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The new tech support challenge – keeping a flexible workforce running efficiently

The pandemic has caused many organisations to break free from the office and rely much more on remote working. Now, the challenge for IT teams is how to optimise the productivity of these dispersed teams.

At the end of November 2020, the government reported that only half of the working population were using their ‘normal place of work’ . This shows the dramatic impact the pandemic has had on the way we work, even after nine months of living with COVID-19.

From an IT perspective, in the early days the challenge was all about racing to get things working at short notice, as swathes of businesses across the country were forced to fully embrace remote working, many of them for the first time.

However, as these companies have settled into their new ways of working, the goal has shifted. Now, with colleagues due to return to return to workplaces once restrictions allow, it’s about optimising productivity within the new hybrid structures, rather than trying to regain the status quo.

The right IT support to keep everyone’s tech working smoothly is an essential first step on that journey.

How are IT teams delivering effective remote tech support?

As the workforce departed from the office at the beginning of lockdown, most IT managers realised that they needed a way to access employee devices remotely.

Thankfully, any IT professional investigating this for the first time would have discovered a range of tools to draw on that deliver a wide range of functionality, from simple screen-sharing to much more advanced diagnostic and support capabilities.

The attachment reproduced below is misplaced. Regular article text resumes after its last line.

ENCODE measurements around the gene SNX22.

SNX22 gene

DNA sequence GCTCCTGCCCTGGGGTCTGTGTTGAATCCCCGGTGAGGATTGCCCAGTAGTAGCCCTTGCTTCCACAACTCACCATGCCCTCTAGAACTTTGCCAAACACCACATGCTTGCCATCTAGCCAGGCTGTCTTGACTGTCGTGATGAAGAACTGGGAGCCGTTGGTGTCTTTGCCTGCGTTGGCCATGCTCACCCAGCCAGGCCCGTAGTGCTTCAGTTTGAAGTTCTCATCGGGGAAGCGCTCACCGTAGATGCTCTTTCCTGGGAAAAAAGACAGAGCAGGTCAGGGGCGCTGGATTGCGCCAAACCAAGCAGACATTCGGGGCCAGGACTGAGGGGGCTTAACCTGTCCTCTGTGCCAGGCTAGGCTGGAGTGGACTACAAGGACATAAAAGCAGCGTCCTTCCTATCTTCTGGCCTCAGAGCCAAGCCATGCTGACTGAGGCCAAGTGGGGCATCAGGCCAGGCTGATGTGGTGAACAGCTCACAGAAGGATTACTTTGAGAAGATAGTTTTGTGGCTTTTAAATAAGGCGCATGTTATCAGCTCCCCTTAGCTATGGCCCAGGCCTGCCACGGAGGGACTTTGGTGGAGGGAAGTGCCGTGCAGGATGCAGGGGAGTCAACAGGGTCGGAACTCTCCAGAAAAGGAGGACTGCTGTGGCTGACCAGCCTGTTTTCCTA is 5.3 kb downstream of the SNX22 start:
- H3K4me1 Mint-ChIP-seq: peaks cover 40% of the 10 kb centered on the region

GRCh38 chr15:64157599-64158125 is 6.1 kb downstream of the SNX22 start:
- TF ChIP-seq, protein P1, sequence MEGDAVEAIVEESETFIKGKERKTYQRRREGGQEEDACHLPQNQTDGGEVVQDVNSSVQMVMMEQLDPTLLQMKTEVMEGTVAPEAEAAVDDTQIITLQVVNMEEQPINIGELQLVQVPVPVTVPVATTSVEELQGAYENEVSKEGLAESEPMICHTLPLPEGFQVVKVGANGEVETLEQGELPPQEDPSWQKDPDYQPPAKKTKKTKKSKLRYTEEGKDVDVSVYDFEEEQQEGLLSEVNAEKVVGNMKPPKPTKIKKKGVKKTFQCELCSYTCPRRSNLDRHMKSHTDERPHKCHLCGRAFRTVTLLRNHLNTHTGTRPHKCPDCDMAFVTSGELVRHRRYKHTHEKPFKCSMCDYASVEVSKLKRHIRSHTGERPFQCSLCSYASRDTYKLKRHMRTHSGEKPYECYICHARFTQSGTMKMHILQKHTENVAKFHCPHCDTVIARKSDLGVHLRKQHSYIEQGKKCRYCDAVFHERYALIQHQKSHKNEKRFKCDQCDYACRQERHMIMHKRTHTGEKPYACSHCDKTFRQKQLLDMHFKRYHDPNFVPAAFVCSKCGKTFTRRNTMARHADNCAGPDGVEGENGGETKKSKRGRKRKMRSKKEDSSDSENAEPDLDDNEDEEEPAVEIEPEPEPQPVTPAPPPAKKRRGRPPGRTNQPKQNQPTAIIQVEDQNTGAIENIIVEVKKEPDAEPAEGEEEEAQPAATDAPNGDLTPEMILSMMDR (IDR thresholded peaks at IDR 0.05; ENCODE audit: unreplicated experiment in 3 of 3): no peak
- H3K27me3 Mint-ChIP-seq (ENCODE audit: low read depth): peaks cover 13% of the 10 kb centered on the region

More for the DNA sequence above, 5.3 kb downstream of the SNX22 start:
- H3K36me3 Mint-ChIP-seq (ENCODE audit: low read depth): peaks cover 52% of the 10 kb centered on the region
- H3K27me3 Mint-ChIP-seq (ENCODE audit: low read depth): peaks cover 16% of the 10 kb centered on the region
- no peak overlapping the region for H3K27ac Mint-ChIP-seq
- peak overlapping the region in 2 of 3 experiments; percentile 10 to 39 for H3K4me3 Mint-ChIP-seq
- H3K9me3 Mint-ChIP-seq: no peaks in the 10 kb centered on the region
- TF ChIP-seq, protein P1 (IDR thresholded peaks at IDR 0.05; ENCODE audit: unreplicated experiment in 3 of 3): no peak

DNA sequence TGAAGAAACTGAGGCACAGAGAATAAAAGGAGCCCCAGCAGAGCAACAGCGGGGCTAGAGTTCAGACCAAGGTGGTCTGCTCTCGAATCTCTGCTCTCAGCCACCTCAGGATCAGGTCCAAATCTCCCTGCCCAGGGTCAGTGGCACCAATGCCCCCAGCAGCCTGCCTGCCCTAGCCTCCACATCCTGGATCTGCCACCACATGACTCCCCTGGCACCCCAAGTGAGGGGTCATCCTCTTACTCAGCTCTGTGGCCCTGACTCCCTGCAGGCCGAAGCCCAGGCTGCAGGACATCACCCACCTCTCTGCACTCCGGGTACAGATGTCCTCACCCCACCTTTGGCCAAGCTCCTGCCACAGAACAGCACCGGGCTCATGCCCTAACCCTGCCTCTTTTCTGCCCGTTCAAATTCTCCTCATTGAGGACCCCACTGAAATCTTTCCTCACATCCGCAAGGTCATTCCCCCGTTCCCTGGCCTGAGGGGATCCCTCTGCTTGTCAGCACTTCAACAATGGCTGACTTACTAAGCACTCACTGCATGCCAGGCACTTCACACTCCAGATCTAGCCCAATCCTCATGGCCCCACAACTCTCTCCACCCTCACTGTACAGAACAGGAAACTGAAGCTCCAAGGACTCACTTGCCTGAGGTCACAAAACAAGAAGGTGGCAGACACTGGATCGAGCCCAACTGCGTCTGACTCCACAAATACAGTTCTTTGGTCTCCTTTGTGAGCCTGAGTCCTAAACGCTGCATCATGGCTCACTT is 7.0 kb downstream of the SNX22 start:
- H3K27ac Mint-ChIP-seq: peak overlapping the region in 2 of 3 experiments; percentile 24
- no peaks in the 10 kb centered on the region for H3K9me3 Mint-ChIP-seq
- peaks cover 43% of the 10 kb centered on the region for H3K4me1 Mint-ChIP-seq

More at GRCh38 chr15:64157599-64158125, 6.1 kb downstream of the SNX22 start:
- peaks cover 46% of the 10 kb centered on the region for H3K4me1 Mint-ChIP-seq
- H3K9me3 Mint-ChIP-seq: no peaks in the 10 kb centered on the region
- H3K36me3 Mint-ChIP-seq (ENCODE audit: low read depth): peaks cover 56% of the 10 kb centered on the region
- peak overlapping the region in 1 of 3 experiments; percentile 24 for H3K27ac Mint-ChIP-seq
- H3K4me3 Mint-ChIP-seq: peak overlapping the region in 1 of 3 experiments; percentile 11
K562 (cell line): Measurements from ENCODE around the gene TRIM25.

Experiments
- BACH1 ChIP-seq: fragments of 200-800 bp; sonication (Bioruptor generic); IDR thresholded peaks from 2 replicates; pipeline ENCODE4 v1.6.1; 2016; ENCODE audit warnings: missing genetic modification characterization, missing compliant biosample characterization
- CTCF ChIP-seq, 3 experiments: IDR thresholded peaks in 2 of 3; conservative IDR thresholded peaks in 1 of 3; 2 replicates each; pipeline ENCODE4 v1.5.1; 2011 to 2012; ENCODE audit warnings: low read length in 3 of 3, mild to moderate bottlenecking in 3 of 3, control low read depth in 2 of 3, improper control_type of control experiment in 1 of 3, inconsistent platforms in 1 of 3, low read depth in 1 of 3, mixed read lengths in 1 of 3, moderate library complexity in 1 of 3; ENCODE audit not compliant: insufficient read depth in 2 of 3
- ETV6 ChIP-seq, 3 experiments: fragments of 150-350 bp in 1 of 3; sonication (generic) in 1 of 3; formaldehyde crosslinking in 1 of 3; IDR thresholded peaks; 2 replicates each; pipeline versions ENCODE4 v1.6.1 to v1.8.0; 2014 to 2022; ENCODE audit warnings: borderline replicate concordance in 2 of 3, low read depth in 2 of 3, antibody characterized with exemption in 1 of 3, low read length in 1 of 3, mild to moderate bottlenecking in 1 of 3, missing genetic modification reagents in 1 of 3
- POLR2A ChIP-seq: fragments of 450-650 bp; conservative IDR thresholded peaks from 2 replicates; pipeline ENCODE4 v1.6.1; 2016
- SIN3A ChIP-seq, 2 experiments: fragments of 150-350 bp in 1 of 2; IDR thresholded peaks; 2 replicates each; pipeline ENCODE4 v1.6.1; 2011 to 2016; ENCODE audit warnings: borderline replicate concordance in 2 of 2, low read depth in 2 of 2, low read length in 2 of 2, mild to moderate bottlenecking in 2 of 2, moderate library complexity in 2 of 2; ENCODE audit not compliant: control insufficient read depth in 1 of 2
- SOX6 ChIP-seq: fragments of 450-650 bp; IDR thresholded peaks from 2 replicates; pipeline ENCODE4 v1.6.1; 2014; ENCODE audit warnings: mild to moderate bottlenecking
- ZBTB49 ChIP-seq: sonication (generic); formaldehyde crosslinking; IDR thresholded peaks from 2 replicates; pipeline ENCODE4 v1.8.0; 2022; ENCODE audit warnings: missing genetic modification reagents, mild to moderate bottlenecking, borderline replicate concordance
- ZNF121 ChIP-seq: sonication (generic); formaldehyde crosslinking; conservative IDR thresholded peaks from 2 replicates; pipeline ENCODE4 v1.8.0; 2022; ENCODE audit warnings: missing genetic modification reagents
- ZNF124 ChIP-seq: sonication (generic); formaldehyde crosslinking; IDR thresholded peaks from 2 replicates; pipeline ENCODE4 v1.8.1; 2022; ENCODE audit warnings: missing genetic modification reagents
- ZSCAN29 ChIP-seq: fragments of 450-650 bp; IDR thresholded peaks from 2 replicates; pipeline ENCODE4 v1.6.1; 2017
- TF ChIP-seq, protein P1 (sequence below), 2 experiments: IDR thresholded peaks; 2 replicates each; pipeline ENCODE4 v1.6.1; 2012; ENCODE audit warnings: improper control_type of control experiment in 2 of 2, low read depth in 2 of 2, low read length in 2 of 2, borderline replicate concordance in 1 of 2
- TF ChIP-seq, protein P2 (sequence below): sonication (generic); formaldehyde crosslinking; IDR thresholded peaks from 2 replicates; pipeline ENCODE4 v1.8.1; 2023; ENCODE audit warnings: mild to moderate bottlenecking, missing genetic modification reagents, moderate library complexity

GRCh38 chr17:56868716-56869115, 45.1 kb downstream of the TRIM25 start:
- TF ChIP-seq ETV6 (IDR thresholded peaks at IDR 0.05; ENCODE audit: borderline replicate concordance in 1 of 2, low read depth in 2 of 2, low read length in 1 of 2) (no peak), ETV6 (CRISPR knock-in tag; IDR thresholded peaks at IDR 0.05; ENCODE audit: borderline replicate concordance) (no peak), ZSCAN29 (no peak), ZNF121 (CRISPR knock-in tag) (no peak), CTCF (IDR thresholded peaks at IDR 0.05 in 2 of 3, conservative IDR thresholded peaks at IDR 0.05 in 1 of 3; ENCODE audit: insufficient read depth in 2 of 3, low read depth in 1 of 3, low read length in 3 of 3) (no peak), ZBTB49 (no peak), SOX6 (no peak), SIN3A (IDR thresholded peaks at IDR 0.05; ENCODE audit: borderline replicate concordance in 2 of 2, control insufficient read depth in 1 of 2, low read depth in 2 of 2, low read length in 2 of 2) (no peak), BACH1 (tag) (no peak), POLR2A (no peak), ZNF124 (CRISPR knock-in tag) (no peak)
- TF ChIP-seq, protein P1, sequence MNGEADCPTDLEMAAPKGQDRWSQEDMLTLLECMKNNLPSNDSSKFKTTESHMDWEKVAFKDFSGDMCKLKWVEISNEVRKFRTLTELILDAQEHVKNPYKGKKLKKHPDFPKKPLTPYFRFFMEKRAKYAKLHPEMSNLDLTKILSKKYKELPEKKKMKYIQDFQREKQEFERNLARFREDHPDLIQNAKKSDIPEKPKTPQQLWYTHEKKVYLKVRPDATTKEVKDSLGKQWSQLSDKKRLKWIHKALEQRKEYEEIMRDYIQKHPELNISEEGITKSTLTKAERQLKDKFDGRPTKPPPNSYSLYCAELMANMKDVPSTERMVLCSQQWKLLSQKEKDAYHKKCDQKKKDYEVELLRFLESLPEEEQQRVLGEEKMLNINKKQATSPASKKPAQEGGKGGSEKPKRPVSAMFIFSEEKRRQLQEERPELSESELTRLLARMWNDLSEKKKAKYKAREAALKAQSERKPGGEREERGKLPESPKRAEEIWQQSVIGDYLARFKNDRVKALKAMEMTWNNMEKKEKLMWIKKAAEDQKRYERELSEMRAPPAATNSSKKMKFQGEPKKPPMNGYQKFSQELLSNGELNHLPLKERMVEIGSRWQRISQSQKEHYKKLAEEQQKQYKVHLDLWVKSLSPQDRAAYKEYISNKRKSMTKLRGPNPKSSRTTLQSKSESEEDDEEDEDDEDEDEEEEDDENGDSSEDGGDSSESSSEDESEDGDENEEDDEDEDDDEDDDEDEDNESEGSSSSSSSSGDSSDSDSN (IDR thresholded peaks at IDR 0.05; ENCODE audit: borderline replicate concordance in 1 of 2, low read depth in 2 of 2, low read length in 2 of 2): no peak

At the basic end of the scale, the MacOS and Windows operating systems already have built-in remote desktop clients that tech support staff can use to manage remote assistance. The downside to these is that the level of remote control available is rudimentary, the user must be in front of the screen in order to establish a remote connection and they have to stop working on the device for as long as the intervention takes.

To address this issue, a wide range of third-party applications exist that allow much more advanced remote support that can work in the background without interrupting productivity.

These include packages such as AnyDesk, all of which give IT pros access to any device running the app, whether it’s MacOS, Windows, Linux, Android or iOS, as well as features including unattended access and camera sharing.

According to Carol Zichi, digital workplace services, strategy and offering development at IBM, “To maintain productivity, remote workers need 24/7 access to global end user support that offers multiple service options for any user and device, no matter their location.

“Analytics will be the key to gaining a deep understanding of the current user experience, and cognitive/AI and automation will enable IT to deliver a proactive, personalised and continuously optimised user experience. For example, AI-powered service desks can field thousands of calls per month with virtual agents; bots, virtual assistants and virtual services can automate routine and administrative tasks.”

Why has 24/7 support become more important?

In a world where productivity depends on connectivity – something that is increasingly the case for office-based employees, but certainly true for remote workers – availability of tech support outside of standard office hours is increasingly necessary.

A host of subscription services have emerged in recent years to make this an achievable goal for businesses whose internal IT teams may not have the capability to deliver round-the-clock support.

These include services such as RescueAssist, SolarWinds TakeControl and Zoho Assist, which all offer remote IT support for users’ devices any time of day without having to wake up the in-house IT manager.

Ensuring remote workers’ data is secure